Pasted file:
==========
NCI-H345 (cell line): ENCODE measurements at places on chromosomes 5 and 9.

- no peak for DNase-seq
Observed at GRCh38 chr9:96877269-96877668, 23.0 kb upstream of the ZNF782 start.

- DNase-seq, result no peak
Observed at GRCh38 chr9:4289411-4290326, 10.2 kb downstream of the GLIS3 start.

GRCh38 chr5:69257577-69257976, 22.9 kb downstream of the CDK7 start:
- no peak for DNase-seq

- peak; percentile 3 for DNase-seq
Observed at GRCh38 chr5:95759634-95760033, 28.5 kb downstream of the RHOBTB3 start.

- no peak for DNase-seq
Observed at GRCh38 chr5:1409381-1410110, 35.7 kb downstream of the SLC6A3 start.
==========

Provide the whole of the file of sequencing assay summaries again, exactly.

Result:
NCI-H345 (cell line): ENCODE measurements at places on chromosomes 5 and 9.

- no peak for DNase-seq
Observed at GRCh38 chr9:96877269-96877668, 23.0 kb upstream of the ZNF782 start.

- DNase-seq, result no peak
Observed at GRCh38 chr9:4289411-4290326, 10.2 kb downstream of the GLIS3 start.

GRCh38 chr5:69257577-69257976, 22.9 kb downstream of the CDK7 start:
- no peak for DNase-seq

- peak; percentile 3 for DNase-seq
Observed at GRCh38 chr5:95759634-95760033, 28.5 kb downstream of the RHOBTB3 start.

- no peak for DNase-seq
Observed at GRCh38 chr5:1409381-1410110, 35.7 kb downstream of the SLC6A3 start.